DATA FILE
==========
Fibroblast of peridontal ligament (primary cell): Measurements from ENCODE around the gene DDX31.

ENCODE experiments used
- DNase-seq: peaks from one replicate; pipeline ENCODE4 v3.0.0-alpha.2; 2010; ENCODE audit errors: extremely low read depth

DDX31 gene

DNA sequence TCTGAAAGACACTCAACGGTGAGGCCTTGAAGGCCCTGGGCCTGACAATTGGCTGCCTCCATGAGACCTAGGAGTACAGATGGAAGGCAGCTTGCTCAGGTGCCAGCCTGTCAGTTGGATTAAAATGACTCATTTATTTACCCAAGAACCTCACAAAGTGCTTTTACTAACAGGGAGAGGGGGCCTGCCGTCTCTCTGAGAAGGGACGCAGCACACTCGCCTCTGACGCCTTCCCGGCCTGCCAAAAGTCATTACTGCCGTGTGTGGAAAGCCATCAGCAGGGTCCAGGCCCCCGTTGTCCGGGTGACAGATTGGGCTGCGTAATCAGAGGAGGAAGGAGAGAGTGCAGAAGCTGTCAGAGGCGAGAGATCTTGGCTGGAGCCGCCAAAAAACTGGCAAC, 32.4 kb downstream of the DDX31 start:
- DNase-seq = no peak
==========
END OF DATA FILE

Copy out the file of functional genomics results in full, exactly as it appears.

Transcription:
Fibroblast of peridontal ligament (primary cell): Measurements from ENCODE around the gene DDX31.

ENCODE experiments used
- DNase-seq: peaks from one replicate; pipeline ENCODE4 v3.0.0-alpha.2; 2010; ENCODE audit errors: extremely low read depth

DDX31 gene

DNA sequence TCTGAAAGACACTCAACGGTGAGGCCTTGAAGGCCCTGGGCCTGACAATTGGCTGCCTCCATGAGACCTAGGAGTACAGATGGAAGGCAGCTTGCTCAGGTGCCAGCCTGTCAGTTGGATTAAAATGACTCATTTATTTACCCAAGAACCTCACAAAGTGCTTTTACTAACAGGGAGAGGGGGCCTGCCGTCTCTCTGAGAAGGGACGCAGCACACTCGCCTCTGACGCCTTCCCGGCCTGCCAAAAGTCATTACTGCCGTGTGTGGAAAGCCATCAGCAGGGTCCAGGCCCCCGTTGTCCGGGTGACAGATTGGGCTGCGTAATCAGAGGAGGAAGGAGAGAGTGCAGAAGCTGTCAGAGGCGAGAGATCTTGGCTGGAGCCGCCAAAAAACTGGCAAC, 32.4 kb downstream of the DDX31 start:
- DNase-seq = no peak